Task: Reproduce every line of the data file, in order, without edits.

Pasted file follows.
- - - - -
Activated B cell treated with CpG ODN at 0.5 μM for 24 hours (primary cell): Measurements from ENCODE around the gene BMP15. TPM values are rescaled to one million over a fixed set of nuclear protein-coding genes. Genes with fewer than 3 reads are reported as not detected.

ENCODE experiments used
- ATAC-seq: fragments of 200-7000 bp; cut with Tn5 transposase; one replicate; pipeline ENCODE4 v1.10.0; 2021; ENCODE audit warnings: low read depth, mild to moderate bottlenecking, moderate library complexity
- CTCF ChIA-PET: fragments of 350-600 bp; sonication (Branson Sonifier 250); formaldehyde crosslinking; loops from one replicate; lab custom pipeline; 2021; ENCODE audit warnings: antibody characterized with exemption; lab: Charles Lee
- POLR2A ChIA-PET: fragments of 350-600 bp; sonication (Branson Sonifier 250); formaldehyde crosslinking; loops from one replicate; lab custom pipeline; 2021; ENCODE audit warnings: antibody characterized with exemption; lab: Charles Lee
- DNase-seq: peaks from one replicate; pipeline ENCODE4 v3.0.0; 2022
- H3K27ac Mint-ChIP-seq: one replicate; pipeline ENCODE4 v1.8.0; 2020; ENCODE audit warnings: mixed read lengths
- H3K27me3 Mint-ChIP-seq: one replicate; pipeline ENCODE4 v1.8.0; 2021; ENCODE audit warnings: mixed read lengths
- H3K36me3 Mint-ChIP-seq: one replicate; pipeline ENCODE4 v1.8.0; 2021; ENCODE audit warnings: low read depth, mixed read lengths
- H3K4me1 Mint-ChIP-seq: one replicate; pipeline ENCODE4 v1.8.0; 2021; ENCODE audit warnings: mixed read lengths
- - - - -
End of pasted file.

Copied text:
Activated B cell treated with CpG ODN at 0.5 μM for 24 hours (primary cell): Measurements from ENCODE around the gene BMP15. TPM values are rescaled to one million over a fixed set of nuclear protein-coding genes. Genes with fewer than 3 reads are reported as not detected.

ENCODE experiments used
- ATAC-seq: fragments of 200-7000 bp; cut with Tn5 transposase; one replicate; pipeline ENCODE4 v1.10.0; 2021; ENCODE audit warnings: low read depth, mild to moderate bottlenecking, moderate library complexity
- CTCF ChIA-PET: fragments of 350-600 bp; sonication (Branson Sonifier 250); formaldehyde crosslinking; loops from one replicate; lab custom pipeline; 2021; ENCODE audit warnings: antibody characterized with exemption; lab: Charles Lee
- POLR2A ChIA-PET: fragments of 350-600 bp; sonication (Branson Sonifier 250); formaldehyde crosslinking; loops from one replicate; lab custom pipeline; 2021; ENCODE audit warnings: antibody characterized with exemption; lab: Charles Lee
- DNase-seq: peaks from one replicate; pipeline ENCODE4 v3.0.0; 2022
- H3K27ac Mint-ChIP-seq: one replicate; pipeline ENCODE4 v1.8.0; 2020; ENCODE audit warnings: mixed read lengths
- H3K27me3 Mint-ChIP-seq: one replicate; pipeline ENCODE4 v1.8.0; 2021; ENCODE audit warnings: mixed read lengths
- H3K36me3 Mint-ChIP-seq: one replicate; pipeline ENCODE4 v1.8.0; 2021; ENCODE audit warnings: low read depth, mixed read lengths
- H3K4me1 Mint-ChIP-seq: one replicate; pipeline ENCODE4 v1.8.0; 2021; ENCODE audit warnings: mixed read lengths